The Last Years of the Soviet Empire: Snapshots from 1985-1991

By Vladimir Shlapentokh; Neil F. O'Donnell | Go to book overview

IS THE KGB ON THE RISE IN MOSCOW? AUGUST 1985

Yet another political actor comes into view in this snapshot: the KGB. In
this instance, the KGB stepped out of the shadows to challenge Gorbachev's
new initiatives, including the new openness, or glasnost. This was the first
of many clashes in the uneasy relationship between Gorbachev and the
KGB--a relationship that will reappear in snapshots to come.

The latest issue of Kommunist, the main mouthpiece of the Central Committee, featured an article by Victor Chebrikov, a Politburo member and the chairman of the KGB. Chebrikov's article sent a clear signal to the USSR, as well as to the rest of the world, that, as far as the KGB is concerned, there will be no change in the harsh, conservative program that has been in place in the USSR since the late 1960s.

Cherbrikov's main argument was that any criticism of the current social and political order must be the result of "foreign influence. . . . and the interests of foreign intelligence services and anti-Soviet centers." Thus, the KGB chief refused to acknowledge that any opposition, no matter how mild, might be motivated by patriotic sentiments or a desire to improve Soviet society. Chebrikov went so far as to declare that anyone who dares "disseminate rumors about the imperfections of socialist society" is propagating "imperialist slander."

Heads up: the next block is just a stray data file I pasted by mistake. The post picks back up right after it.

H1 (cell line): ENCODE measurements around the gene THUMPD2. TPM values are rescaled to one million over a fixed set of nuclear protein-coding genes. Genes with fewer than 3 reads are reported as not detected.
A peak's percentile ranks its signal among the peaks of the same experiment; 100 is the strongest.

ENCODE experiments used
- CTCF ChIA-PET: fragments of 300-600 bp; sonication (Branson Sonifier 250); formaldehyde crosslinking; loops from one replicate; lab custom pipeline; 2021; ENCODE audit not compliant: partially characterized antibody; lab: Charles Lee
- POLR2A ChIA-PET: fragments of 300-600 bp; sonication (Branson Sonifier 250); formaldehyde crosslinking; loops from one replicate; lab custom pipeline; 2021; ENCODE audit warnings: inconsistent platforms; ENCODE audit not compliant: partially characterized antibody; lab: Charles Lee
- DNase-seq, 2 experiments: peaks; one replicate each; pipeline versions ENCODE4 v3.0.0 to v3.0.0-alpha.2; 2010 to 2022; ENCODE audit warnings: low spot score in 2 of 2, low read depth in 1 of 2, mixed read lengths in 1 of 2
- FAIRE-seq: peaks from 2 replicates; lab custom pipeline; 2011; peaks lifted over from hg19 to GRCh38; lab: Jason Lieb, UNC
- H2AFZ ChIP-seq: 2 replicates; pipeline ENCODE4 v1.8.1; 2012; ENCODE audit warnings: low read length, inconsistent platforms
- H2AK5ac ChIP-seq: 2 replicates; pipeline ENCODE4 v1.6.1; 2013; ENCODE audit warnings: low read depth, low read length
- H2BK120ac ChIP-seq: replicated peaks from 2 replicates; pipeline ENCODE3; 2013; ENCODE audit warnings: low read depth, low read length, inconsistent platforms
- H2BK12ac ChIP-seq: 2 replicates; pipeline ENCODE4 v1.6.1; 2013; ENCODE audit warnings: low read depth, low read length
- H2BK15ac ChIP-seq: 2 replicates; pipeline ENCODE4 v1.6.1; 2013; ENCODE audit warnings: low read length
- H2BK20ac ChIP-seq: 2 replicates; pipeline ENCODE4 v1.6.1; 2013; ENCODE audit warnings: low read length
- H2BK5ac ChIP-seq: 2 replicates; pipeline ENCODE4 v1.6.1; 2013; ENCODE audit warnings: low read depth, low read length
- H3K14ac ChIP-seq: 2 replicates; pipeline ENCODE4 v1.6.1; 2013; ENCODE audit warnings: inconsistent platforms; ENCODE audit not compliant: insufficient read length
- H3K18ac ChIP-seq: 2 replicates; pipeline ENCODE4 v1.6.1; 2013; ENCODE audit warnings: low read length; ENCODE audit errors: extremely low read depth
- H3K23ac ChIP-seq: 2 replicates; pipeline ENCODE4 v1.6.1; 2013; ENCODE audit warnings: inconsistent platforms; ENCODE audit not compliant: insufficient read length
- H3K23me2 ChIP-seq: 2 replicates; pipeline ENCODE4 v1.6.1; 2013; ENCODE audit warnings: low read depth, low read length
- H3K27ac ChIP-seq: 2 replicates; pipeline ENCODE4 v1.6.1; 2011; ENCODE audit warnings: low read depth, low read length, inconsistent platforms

Of course, Chebrikov's characterization of political criticism and dissent contrasts sharply with General Secretary Gorbachev's efforts to increase openness and encourage criticism in all spheres of Soviet life. In fact, the need for greater openness, or glasnost, was the dominant theme in Gorbachev's report to the Central Committee in April. Even the editorial in the issue of Kommunist that printed Chebrikov's article applauded the increasingly critical atmosphere in the country and praised the incisiveness and accuracy of many recent social and political critiques.

It is certainly no coincidence that Chebrikov's article comes at a time when Soviet newspapers, with some prodding from Gorbachev, have intensified their criticism of high party officials. Recent articles have painted a gloomy picture of the level of corruption among regional leaders, as well as of their immunity from prosecution. One article, for example, which reported on a meeting of a regional committee in Kazakhstan, detailed the existence of a "hunting lodge" (a brothel built into a resort) used "primarily by the first secretary and his guests."

Several possible explanations exist for the divergence between Chebrikov's article and the critical atmosphere created by Gorbachev's speeches,

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